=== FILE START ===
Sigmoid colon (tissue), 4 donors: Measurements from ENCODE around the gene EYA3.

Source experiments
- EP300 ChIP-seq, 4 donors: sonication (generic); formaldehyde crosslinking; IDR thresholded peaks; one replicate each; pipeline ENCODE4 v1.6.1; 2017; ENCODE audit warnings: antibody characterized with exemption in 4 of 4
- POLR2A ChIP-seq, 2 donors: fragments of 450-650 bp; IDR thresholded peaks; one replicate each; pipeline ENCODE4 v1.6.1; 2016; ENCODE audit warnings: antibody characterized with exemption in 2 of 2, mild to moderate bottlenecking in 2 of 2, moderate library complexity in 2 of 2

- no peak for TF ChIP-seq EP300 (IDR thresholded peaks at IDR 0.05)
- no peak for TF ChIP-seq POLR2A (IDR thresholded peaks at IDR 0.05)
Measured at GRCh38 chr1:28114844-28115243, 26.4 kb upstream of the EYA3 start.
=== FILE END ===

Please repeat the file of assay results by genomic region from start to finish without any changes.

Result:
Sigmoid colon (tissue), 4 donors: Measurements from ENCODE around the gene EYA3.

Source experiments
- EP300 ChIP-seq, 4 donors: sonication (generic); formaldehyde crosslinking; IDR thresholded peaks; one replicate each; pipeline ENCODE4 v1.6.1; 2017; ENCODE audit warnings: antibody characterized with exemption in 4 of 4
- POLR2A ChIP-seq, 2 donors: fragments of 450-650 bp; IDR thresholded peaks; one replicate each; pipeline ENCODE4 v1.6.1; 2016; ENCODE audit warnings: antibody characterized with exemption in 2 of 2, mild to moderate bottlenecking in 2 of 2, moderate library complexity in 2 of 2

- no peak for TF ChIP-seq EP300 (IDR thresholded peaks at IDR 0.05)
- no peak for TF ChIP-seq POLR2A (IDR thresholded peaks at IDR 0.05)
Measured at GRCh38 chr1:28114844-28115243, 26.4 kb upstream of the EYA3 start.